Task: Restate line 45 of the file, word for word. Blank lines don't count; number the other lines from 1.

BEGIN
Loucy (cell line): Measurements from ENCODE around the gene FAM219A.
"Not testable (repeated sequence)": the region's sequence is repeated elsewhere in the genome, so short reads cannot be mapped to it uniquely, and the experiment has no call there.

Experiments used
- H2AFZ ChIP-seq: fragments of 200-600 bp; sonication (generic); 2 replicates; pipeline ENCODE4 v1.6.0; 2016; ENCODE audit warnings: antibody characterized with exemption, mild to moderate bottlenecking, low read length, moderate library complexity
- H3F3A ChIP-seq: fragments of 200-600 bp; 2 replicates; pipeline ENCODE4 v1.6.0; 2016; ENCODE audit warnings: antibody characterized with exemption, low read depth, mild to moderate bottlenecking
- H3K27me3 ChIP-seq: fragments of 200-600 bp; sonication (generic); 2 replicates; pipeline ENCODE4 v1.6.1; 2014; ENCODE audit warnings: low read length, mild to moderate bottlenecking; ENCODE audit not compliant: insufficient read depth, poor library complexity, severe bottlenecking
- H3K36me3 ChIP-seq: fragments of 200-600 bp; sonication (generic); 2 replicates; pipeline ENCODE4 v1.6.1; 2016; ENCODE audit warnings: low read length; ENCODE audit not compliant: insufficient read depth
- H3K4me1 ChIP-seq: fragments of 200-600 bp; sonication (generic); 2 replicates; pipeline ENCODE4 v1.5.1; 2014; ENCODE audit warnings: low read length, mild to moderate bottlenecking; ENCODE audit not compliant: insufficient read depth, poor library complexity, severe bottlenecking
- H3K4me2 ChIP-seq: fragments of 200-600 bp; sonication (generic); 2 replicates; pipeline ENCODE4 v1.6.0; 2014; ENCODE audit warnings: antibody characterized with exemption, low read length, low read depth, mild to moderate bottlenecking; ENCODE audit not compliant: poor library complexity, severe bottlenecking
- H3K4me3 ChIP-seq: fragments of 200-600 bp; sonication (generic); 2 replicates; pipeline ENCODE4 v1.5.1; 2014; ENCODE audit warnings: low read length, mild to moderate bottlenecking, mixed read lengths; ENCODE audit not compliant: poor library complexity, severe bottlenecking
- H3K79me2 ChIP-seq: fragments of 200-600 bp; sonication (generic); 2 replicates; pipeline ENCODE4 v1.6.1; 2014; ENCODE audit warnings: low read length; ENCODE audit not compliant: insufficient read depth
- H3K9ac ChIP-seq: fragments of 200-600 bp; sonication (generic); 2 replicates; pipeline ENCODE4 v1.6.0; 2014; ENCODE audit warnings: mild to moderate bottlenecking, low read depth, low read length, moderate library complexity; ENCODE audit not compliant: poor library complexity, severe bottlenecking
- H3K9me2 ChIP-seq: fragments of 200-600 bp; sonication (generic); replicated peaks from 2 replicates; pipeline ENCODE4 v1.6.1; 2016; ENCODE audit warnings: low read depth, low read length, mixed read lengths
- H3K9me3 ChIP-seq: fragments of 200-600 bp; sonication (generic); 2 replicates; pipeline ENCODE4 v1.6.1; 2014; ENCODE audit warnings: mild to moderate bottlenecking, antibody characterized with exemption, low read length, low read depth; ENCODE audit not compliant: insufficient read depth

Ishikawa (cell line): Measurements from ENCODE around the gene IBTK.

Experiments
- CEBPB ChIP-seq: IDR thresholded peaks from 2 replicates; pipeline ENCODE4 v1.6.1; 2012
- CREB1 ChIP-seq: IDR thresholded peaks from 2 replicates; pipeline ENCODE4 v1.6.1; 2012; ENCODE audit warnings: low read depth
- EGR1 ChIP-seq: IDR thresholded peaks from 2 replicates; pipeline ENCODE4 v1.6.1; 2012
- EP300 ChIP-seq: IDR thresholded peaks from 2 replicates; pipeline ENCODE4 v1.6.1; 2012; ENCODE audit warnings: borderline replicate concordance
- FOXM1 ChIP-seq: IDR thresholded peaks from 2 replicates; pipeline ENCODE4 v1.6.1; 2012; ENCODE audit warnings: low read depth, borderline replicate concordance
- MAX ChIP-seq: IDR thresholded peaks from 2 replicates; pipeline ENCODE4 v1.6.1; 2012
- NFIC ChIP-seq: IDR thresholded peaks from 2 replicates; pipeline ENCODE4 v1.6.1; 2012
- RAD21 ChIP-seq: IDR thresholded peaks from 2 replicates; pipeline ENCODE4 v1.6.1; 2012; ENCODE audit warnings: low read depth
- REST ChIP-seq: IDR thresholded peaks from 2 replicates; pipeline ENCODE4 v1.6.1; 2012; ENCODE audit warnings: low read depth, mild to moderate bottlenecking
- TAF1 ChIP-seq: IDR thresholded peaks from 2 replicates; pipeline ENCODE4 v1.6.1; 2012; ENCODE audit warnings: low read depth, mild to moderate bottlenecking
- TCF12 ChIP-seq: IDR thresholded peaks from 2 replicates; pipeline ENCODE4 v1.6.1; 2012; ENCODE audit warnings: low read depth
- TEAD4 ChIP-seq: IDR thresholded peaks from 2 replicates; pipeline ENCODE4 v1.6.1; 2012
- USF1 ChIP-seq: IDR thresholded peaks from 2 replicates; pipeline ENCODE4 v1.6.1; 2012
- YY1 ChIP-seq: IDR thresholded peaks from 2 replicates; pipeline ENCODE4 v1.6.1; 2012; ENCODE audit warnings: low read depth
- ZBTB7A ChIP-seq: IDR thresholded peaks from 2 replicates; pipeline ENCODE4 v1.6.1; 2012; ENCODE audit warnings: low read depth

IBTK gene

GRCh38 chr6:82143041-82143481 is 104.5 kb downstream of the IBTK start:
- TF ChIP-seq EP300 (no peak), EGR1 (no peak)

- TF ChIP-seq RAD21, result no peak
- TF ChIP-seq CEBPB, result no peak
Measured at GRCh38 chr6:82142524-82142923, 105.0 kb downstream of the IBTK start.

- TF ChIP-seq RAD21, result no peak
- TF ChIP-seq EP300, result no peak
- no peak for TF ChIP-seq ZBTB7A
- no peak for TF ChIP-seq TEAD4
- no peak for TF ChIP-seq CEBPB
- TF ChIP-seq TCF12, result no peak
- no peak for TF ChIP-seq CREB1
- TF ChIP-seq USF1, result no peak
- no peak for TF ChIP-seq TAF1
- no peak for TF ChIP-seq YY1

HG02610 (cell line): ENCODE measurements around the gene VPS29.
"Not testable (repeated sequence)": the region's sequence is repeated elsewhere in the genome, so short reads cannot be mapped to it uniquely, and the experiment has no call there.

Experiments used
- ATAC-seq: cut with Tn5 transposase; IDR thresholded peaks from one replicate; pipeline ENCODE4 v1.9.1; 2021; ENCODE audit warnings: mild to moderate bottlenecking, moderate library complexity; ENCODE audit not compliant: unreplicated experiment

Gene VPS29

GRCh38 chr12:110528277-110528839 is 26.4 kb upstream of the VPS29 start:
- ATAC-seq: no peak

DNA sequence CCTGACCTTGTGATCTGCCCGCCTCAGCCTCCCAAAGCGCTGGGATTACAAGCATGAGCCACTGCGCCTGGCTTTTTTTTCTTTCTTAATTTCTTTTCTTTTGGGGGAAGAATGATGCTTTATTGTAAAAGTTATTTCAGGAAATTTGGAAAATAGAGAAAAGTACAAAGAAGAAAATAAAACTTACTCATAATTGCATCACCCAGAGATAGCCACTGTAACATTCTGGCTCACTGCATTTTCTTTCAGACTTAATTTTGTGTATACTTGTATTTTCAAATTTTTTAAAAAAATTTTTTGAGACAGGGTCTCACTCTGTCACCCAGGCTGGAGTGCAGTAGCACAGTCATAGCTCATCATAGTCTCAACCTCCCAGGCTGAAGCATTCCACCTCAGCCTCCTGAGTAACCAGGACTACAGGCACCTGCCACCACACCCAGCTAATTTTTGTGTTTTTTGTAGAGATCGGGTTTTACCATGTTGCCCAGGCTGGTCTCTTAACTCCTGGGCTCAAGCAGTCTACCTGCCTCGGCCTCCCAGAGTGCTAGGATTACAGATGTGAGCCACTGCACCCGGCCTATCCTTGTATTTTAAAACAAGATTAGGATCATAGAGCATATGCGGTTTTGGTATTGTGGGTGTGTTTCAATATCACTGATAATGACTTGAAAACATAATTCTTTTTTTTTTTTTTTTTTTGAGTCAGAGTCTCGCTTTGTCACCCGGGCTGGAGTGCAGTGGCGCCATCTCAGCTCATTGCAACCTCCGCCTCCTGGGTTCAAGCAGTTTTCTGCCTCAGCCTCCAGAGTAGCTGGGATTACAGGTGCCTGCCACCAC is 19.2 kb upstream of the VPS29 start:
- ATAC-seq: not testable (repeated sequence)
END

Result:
- TF ChIP-seq USF1, result no peak